These are great pads but before you rush out and buy some, consider whether they will fit your holders and also what you will need to do to replace the existing pads.
First of all, measure the length of your existing pads.
The Kool-Stop replacement pads are 40 mm long. These are great pads and the black ones look just like the original Campy N/R or S/R pads, except on close examination. They were in fact intended as replacements for the early (1960s-80s) Campagnolo pads.
However ... your holders appear to have both ends closed rather than one end open like old Campy. Still, I have also used those pads even on old Weinmann holders (with all 4 sides closed) when I could not quickly get suitable (and cheaper) copies of Weinmann pads complete with new holders. Those Weinmann "X-style" pads from the 1970s through 1990s measured 38 mm long, but the additional 2 mm length I did not consider a big deal and was certainly barely noticeable at all on the bike.
So, if these pads are the same length as your existing pads, or close enough for you to use... this is what I did on my holders to modify them to accept replacement pads:
1.) You can just push the old pads out by inserting a thin flat screwdriver blade into one end of the holder and then pushing (prying) the old pad upward and out. I have also used these pads on Mafac holders, and also old Universal holders. They really work fine on a number of older brake pad holders. And they look a lot more natural and less distracting than the long high-tech modern pads.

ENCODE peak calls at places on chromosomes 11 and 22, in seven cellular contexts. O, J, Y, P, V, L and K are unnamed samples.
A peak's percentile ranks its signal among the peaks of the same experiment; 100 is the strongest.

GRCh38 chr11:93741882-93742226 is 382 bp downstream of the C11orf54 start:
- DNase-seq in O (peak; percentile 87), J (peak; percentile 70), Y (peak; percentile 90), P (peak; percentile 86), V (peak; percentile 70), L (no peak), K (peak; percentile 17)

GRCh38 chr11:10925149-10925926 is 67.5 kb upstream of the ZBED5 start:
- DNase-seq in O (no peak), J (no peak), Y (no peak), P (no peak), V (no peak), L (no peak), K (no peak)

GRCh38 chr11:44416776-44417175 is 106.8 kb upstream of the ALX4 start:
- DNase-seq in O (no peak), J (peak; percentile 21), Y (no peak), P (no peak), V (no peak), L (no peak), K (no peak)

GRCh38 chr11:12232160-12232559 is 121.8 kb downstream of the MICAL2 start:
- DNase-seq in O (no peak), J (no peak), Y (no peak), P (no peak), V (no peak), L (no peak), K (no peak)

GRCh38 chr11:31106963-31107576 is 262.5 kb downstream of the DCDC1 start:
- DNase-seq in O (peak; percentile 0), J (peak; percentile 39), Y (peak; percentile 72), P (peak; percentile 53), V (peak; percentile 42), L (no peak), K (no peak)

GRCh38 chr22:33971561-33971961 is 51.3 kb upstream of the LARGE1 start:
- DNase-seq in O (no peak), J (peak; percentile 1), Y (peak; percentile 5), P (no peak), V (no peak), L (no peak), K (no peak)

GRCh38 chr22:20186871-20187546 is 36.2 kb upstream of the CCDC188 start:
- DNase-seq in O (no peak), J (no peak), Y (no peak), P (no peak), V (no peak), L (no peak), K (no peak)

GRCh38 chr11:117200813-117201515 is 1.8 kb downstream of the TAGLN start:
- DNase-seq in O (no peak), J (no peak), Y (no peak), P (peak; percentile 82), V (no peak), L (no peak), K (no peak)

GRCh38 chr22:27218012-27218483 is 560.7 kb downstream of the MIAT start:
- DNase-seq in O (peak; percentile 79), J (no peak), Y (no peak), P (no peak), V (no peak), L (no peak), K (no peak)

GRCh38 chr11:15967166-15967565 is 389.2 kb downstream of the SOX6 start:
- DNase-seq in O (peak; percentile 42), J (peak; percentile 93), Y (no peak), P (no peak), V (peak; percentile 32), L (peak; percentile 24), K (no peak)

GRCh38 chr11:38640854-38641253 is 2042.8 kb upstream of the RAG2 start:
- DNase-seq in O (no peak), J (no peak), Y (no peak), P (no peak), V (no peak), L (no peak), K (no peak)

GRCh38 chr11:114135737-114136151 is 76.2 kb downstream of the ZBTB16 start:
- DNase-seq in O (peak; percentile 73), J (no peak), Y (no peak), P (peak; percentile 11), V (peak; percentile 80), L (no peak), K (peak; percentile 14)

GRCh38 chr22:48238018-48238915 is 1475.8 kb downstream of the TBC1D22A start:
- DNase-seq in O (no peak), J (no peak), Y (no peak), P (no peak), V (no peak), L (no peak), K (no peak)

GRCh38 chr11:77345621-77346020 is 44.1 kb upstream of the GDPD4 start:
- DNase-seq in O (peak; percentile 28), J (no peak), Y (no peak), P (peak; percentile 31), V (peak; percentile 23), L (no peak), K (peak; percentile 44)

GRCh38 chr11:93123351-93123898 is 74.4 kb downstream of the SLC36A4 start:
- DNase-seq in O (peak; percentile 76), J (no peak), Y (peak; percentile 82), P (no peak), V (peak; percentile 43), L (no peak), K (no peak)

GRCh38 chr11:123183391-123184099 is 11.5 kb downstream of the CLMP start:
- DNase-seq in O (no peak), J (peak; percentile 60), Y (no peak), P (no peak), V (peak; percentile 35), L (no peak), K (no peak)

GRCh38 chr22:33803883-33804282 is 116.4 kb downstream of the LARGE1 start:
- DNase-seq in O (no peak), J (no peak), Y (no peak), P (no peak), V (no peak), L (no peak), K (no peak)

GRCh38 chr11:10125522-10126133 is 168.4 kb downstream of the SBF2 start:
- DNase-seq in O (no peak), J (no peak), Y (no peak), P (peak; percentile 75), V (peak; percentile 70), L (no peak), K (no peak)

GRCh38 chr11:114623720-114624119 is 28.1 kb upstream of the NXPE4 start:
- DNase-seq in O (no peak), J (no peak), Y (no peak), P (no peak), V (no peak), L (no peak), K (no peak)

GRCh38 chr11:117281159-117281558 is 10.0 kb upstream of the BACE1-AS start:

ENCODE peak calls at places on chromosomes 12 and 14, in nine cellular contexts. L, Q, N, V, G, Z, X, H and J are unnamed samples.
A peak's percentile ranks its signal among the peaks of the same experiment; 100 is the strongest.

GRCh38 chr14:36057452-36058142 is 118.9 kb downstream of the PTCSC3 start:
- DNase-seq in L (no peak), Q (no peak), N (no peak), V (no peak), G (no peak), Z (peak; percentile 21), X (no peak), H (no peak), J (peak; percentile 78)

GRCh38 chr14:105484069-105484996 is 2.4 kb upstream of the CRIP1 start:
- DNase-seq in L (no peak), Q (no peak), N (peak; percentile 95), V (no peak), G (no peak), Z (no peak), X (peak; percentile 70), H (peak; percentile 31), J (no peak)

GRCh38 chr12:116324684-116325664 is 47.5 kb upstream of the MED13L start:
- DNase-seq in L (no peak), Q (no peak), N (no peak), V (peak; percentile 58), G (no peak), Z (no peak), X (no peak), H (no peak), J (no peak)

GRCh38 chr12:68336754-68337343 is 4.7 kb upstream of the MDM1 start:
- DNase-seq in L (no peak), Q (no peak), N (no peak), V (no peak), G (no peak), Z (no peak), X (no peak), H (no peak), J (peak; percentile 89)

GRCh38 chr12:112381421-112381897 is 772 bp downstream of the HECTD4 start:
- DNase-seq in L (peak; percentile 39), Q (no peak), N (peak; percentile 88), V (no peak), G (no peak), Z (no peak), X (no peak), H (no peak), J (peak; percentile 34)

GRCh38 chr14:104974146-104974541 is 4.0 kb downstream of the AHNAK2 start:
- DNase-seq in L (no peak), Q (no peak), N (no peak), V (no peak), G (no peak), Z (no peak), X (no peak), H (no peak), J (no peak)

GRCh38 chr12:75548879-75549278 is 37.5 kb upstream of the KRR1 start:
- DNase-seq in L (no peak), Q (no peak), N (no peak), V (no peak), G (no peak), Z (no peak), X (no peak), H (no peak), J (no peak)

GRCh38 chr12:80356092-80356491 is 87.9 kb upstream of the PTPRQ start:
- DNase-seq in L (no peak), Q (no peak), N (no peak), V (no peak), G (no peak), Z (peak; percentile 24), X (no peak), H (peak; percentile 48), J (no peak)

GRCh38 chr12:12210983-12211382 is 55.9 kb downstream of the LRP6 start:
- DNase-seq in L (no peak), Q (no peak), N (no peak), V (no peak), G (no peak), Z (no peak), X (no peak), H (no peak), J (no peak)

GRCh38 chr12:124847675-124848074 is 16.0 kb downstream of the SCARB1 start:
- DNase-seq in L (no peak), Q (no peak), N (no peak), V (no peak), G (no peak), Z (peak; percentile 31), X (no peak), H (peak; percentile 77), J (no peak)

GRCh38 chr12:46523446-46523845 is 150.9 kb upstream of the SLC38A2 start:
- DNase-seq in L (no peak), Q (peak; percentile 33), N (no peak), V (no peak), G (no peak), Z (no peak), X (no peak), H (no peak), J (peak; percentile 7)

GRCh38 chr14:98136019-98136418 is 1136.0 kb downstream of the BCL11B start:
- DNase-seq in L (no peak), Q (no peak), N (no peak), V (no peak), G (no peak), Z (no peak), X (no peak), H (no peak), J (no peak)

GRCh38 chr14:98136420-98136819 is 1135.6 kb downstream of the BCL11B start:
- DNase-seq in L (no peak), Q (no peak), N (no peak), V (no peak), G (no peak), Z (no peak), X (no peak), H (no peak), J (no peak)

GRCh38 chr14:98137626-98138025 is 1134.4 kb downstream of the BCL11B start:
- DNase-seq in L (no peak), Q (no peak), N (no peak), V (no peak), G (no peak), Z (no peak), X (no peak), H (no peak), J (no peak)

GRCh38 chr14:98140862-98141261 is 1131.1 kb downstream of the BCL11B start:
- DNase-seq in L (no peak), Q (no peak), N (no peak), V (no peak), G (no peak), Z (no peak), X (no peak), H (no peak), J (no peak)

2.) Since both ends of the holder will still be closed after removal of the old pad, you would need to firmly grip one end with a narrow jaw pliers (or a small cheap 5" long "vise-grip" plier works very nicely). Bend the end down to open up the holder. Personally, I just rocked the end repeatedly back an forth along the natural bend and let rapid metal fatigue quickly break the end at the elbow already formed from the original closure bend.
3.) To "finish" the now cleanly broken off but sharp or jagged end, I just used a simple 6" file. A few passes smoothed the edges of the open end quite nicely. I now had a holder suited to accepting future replacement pads.
4.) Then you can just slide the new pad in by pressing it along the channel of the holder from the open end. ~ A little grease rubbed on the part of the new pad which will be concealed inside the holder will help ease the naturally grippy rubber of the new pad into the holder.
Here is a very cheap pair of generic holders which had badly worn pads but happened to be a good length for these Kool-Stop pads. A quick and easy modification... and not bad looking at all.
[Excuse the quickie kitchen counter top photo...]